What I’ve really noticed about using the system is that it makes you evaluate yourself when you evaluate your kids. Am I reinforcing concepts I said I’d enforce? Am I explaining things well enough? If the kids get a drill wrong three times, it’s me, not them! And are they meeting development expectations? I’m not talking about wins and losses, because I can win a lot of games with a few good players. I want to know that all my kids are improving. And when I send out my parent survey at end of the year I want them to rate me across my full body of work with their kids, not just our record. I want to improve. I want to learn!
What about the kids? What has PowerPlayer done for them?
I tell my kids they’re always being evaluated, and they’re really starting to get that. Also, they get pretty competitive when we do the PowerPlayer stuff. They go crazy, cheering each other on. It really comes down to changing the way they feel. Why do kids perform differently in a tryout than a normal practice? Because they know they’re being evaluated. So I try to create that urgency and instill that work ethic every day with things like practice ratings. And intangibles—are they polite and respectful? They need to know that stuff matters every day.
One other thing about PowerPlayer is that it can really bump up a kid’s confidence. We had a player who, kinda like me, had started hockey a few years behind most of his teammates. So when we evaluated him on ice he was naturally one of our weaker skaters and not the best at puck skills. But man, that kid crushed it in fitness. And the whole team knew it. That experience pumped him up, and changed his whole year. That’s pretty awesome.
And the reaction from parents?
Not as much as I thought I might get, but maybe that’s because I’m communicating more frequently with them! But I can tell which kids are talking with their parents about the stuff I’m referencing in PowerPlayer. They’ll say things like ‘Yeah, I watched that video with my dad’, and parents have referenced some of the comments and thanked me for providing clarification or understanding about something. That really brings the parents into coaching. Parents know their kids best. Do they respond to challenges? Do they need lots of encouragement? It’s great to have parents reinforce the stuff I’m teaching in ways that resonate best with their kids.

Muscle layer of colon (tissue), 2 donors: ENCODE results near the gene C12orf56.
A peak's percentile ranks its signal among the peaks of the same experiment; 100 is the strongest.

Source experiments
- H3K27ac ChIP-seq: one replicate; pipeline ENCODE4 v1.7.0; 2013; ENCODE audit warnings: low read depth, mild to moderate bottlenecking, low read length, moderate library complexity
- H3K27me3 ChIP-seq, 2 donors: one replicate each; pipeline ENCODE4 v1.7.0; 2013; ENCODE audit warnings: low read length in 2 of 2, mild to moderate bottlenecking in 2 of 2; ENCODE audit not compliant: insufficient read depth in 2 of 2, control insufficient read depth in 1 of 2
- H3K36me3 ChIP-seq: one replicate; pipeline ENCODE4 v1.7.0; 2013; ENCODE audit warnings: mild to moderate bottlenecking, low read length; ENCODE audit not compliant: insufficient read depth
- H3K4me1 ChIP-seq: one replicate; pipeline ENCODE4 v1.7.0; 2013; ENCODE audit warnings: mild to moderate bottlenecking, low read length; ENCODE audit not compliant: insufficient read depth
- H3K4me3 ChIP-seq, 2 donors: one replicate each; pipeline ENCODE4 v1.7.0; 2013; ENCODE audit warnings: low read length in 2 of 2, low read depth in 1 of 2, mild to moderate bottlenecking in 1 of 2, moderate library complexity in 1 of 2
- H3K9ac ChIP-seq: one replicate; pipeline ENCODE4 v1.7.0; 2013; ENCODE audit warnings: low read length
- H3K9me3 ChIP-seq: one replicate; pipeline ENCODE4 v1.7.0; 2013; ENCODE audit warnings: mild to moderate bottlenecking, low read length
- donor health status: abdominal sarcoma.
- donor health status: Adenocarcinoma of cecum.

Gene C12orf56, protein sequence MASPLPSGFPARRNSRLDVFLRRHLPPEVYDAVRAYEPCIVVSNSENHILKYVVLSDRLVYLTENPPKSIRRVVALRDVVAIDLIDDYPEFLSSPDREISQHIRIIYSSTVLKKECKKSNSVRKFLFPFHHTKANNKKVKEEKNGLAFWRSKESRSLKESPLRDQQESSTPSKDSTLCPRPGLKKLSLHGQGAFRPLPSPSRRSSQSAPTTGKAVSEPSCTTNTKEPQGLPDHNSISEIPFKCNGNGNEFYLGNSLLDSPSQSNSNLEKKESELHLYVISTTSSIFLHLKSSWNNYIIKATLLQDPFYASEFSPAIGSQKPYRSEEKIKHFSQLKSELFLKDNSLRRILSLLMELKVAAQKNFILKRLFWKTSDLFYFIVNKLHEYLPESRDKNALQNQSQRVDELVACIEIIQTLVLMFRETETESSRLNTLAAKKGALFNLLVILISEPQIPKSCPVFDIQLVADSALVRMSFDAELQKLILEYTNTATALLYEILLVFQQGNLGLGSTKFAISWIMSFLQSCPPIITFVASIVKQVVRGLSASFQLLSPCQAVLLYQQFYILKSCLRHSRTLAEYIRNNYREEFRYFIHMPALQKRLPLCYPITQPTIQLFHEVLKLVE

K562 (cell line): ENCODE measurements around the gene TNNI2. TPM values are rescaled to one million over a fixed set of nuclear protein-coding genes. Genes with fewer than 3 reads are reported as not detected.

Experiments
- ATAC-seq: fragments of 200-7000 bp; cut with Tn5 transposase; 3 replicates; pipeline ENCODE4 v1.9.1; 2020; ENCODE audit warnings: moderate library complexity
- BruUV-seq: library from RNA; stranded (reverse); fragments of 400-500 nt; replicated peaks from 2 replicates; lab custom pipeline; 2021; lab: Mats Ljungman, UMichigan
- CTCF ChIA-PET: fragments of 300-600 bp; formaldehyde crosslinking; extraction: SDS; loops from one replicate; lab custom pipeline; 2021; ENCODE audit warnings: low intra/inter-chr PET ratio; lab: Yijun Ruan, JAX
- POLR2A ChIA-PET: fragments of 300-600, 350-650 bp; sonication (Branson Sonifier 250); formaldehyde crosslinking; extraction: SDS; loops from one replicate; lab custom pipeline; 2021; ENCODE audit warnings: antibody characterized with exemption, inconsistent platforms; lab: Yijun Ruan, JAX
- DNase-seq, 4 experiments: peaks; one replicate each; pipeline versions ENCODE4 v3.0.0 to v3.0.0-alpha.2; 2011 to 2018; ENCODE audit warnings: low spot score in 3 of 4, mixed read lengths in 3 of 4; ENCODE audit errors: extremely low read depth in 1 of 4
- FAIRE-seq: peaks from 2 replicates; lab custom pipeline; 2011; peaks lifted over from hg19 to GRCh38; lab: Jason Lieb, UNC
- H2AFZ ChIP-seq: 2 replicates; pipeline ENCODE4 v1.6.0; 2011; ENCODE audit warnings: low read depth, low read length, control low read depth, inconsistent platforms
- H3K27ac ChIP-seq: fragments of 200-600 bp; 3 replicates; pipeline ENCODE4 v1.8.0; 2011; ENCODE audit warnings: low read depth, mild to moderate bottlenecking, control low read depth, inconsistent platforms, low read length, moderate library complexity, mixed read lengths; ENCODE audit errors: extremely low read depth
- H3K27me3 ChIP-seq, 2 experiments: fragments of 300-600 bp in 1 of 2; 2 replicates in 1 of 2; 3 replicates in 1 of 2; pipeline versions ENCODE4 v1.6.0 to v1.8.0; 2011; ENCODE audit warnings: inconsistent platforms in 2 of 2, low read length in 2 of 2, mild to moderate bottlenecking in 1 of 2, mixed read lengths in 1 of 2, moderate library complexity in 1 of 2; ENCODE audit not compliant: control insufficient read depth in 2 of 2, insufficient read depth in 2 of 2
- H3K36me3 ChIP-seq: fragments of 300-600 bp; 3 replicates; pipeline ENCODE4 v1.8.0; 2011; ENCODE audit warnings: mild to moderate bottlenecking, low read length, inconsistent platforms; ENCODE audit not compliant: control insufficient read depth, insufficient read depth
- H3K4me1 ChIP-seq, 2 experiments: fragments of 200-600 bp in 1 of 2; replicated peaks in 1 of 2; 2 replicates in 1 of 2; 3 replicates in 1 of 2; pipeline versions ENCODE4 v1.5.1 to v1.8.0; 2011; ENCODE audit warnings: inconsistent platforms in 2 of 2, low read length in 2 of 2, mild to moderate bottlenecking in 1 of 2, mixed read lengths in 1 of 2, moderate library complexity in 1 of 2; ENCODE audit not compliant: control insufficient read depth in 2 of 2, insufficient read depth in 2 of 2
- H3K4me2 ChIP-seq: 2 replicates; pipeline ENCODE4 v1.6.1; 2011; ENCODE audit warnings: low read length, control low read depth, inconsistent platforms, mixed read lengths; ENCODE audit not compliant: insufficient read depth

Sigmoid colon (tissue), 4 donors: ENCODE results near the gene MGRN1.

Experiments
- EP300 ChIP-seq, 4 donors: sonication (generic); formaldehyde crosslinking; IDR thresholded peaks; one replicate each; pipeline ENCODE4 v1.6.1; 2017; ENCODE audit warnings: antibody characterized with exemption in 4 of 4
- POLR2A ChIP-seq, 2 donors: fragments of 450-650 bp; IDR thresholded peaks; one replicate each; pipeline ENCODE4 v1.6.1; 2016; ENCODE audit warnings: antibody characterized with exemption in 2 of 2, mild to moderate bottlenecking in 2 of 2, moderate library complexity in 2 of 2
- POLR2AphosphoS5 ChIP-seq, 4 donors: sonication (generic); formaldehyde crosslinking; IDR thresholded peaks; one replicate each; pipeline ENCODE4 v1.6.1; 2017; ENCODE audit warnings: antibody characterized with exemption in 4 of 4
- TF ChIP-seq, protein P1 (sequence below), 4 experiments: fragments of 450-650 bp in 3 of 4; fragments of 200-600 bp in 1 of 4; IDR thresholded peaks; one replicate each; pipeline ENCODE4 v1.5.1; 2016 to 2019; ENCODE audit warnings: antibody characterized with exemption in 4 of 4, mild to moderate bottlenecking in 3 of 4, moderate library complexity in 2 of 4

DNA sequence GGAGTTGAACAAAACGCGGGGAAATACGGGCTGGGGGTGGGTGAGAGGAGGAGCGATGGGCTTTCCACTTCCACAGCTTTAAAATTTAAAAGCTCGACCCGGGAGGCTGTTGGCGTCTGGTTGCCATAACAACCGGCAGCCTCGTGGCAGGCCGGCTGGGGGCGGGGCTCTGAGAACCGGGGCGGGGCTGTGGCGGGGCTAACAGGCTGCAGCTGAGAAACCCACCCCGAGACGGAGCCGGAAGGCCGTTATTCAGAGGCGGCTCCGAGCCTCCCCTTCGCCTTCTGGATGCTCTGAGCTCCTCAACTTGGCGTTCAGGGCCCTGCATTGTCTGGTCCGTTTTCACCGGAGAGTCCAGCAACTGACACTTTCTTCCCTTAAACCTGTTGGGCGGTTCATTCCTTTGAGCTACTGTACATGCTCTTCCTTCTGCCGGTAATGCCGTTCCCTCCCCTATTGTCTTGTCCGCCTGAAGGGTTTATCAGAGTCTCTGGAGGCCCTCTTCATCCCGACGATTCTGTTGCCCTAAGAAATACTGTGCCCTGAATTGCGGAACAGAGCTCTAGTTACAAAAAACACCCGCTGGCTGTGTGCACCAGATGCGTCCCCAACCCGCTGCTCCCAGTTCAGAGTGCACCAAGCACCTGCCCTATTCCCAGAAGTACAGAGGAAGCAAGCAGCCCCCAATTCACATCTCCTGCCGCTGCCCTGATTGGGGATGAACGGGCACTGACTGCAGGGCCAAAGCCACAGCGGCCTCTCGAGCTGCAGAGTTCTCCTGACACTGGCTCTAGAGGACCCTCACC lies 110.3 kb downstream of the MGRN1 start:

What kind of difference do you think tools like PowerPlayer can make?
I love to coach, and I love to teach. I have to admit that way back when, I was ‘old school’, meaning I coached the way I’d been coached. But I learned pretty quickly that the game is always changing, and that doing what you’ve always done gets you what you always got. I think as coaches we need to understand traditions, but always embrace a forward-looking growth mindset. Education and development never ends, so that’s why you find the best coaches at things like the USA Hockey Level 5 symposiums, Roger Neilson Clinic or the Coaches Site Conference, looking for new resources like PowerPlayer that allow them to push themselves to be better.
PowerPlayer is like going from a legal pad to an iPad. It might seem like extra work at first, but it actually takes time out of coaching because it cuts down on the confusion that can come when there’s a lack of communication. It allows me to be really focused about what I need to teach to which kids, and when.
There’s a lot of talk about kids and parents not ‘trusting the process’ in hockey. That’s because the process of development takes a long time so maybe it’s hard to see the path. Well to me, PowerPlayer reveals the process, and that makes everything flow much more smoothly.
We’re excited about our numbers to date, because we know we can build on them. After all, that’s what long-term development is all about.Read Post